Just about everything John Beilein touched turned to gold; he outdueled Purdue's Matt Painter in what's been the Big Ten's most intricately fascinating coaching matchup the last two years. Painter chose to hedge hard against the ballhandler on high screens in the first half; while Michigan went 3-for-11 on mostly wide-open threes, they drew Purdue's towering big men far from the hoop—the Wolverines went 13-for-19 inside the arc and didn't have a shot blocked or commit a turnover.

Much of that was due to the stellar play of Jon Teske, who scored 12 of his 14 points in the first-half minutes after Beilein gave Wagner the usual break following his first foul. Teske was a force on both ends and Beilein let him ride for 12 first-half minutes. Teske rewarded his coach's faith with dunks off the pick-and-roll, increasingly lengthy midrange shots off the pick-and-pop, a thunderous block, and a stellar late defensive posseession on an otherwise dominant Isaac Haas, who picked up a cheap frustration foul in response.

"I really have no words to explain," said Teske.


Big lights. Little dude. Huge buckets. [Campredon]

Zavier Simpson was masterful on both ends as well. His chemistry with Teske created multiple open baskets. He got the hoop with regularity and finished. When Purdue overplayed him on screens, he generated wide open looks for Michigan's shooters. He played lockdown defense on Purdue's best perimeter player, Carsen Edwards, who went only 3-for-9 in the first half.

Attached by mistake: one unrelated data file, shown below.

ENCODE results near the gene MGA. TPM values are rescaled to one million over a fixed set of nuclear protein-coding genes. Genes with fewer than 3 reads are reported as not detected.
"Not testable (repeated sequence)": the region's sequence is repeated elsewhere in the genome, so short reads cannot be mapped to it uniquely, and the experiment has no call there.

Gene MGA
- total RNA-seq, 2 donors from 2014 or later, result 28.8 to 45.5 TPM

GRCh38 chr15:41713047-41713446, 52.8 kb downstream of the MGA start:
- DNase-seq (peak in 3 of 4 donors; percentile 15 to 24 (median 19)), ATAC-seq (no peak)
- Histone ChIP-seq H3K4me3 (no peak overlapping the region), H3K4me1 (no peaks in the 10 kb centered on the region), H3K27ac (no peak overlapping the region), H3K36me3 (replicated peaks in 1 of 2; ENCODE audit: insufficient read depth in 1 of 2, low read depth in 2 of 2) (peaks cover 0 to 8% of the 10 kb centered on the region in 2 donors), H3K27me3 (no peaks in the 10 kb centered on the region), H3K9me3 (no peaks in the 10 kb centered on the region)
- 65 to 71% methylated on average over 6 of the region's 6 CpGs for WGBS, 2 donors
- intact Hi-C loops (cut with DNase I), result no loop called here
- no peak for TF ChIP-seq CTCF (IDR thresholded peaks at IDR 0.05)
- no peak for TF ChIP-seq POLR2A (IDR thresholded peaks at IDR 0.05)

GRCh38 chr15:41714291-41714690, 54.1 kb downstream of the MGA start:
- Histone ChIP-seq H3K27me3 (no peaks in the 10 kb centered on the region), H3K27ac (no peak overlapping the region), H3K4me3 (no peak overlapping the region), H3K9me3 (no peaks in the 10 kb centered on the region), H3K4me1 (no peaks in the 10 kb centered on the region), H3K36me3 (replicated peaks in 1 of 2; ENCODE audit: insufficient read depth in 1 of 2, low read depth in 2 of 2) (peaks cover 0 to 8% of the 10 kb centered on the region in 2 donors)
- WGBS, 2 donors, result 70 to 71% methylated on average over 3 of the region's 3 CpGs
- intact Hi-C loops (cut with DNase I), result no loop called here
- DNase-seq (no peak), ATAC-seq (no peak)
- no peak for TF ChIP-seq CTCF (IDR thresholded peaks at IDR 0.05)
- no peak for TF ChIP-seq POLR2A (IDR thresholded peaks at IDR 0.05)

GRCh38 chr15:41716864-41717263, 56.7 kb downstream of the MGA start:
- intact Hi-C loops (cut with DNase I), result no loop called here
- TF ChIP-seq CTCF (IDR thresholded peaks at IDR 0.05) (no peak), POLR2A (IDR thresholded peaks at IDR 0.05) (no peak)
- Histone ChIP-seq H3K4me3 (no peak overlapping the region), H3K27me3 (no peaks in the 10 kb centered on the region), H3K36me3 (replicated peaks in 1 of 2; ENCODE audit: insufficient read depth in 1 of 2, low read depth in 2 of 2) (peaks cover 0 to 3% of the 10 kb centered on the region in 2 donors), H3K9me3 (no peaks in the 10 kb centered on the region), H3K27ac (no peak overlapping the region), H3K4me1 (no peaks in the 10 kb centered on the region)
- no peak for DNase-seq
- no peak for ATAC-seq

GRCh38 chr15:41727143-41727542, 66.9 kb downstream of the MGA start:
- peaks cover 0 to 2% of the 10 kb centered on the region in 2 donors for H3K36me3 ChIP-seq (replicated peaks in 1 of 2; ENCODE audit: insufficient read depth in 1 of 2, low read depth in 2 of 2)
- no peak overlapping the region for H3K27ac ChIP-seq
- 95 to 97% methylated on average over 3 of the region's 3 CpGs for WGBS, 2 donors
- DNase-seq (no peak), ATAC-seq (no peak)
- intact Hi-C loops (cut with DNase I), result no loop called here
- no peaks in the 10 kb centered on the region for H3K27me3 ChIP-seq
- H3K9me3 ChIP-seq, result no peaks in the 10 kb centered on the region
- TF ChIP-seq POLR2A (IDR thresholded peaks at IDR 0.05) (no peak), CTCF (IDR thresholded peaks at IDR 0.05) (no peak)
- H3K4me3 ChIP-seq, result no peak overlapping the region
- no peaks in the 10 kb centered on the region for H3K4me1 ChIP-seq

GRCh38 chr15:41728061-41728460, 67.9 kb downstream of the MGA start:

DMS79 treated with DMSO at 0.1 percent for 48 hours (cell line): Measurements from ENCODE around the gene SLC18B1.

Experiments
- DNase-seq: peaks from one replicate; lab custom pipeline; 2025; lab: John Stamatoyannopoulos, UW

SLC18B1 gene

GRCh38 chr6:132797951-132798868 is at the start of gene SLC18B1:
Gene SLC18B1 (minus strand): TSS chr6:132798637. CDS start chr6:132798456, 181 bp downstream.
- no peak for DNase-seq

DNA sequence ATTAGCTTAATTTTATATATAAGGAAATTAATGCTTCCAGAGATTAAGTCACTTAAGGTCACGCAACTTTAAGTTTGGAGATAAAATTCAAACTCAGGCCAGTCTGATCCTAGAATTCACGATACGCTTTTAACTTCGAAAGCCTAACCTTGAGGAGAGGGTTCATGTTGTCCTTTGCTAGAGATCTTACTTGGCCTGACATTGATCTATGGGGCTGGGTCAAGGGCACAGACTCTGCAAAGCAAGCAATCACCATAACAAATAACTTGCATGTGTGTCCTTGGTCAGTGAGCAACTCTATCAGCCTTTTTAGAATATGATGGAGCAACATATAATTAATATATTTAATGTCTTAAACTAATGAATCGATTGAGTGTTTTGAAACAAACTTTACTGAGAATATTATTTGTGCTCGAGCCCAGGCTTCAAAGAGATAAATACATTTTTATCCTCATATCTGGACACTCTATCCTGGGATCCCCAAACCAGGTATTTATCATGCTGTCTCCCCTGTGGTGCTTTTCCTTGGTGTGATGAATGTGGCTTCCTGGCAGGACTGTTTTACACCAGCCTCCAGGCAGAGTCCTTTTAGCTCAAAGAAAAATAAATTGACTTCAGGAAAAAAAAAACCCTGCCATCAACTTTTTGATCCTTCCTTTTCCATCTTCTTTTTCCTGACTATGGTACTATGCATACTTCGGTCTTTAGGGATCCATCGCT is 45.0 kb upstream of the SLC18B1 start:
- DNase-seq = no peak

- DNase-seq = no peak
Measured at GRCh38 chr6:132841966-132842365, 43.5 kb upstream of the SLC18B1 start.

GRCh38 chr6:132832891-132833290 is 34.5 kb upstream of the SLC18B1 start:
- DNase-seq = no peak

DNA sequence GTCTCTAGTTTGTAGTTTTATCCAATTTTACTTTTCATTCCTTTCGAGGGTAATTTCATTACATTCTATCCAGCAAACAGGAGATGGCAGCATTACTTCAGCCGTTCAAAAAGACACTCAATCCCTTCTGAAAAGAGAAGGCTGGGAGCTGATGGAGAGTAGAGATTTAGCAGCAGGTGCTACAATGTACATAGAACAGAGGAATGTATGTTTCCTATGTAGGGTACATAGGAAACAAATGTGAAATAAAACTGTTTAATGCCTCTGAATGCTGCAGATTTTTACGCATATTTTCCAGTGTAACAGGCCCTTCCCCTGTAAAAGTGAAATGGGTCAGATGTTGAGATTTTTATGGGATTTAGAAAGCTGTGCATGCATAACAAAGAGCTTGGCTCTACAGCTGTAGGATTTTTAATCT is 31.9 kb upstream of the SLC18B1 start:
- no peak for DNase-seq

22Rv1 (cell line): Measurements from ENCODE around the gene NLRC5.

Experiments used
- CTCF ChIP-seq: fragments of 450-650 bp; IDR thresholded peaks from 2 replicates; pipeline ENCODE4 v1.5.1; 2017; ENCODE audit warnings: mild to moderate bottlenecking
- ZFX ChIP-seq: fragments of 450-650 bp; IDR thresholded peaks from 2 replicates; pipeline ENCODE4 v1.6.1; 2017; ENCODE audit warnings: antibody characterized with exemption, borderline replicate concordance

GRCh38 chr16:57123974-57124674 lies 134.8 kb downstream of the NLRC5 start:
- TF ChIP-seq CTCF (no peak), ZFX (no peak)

"He's a pit bull," said Beilein. "We have a picture of a big, mean pit bull in our locker room for every game. And he is that guy. He's one that loves to play defense."

"Muhammad and I just wanted to come out and set the tone," said Simpson. "We wanted to play great defense from the start so our energy could be contagious. And as you've seen, others followed."

While the Wovlerines went into the break up 38-33, however, it felt like they'd missed a golden opportunity to blow the game open. The announcers, and most everyone else, felt a tight finish coming.

That did not happen. Painter chose not to continue playing with fire on screens, switching them to prevent open looks instead of sticking with the aggressive hedging approach. After a few forced shots over Haas, Simpson and Muhammad-Ali Abdur-Rahkman ruthlessly attacked the basket, combining for 15 second-half points and five assists.

"It takes a long time to sort of build up the substance to your team that can persevere and just won't give in," said Beilein. "They won't give in to fatigue. They won't give in to momentum changes. They just stick in there."

"You always learn something when you play them," said Painter. "And you fix something. As a coach you think you've got them figured out, you don't have them figured out."


Wagner was all smiles in the second half. [Campredon]

Moe Wagner, with his mother watching from the stands, removed any doubt of the outcome. His 4-for-5 second-half performance featured a Dirk-like turnaround fallaway three as the shot clock expired, a blow-by layup, and another triple right in the grill of Matt Haarms. He did more than just score; he led the break after a steal then hit a trailing MAAR for a big three, and he battled hard on the boards, helping M limit Purdue to three offensive rebounds after they'd pulled down seven in the first half.

"Those guards are good but not everybody has a guy like Wagner that can stick 3s, drive the ball, and play with passion," said Painter.

Then Duncan Robinson got a thunderblock on Carsen Edwards and Zavier Simpson slipped a beautiful pass to Teske for a posterizing dunk on Haas, and the party was on. Michigan stretched the lead as far as 18 before a too-little, too-late Purdue run got them as close as seven while the Wolverines scuffled at the charity stripe. That's a concern for later.

For now, Michigan is once again on a tear heading into the NCAA Tournament, and today's championship may well have locked up a three-seed. John Beilein is a wizard.


Back-to-back champs. [Campredon]

[Hit THE JUMP for more photos and the box score.]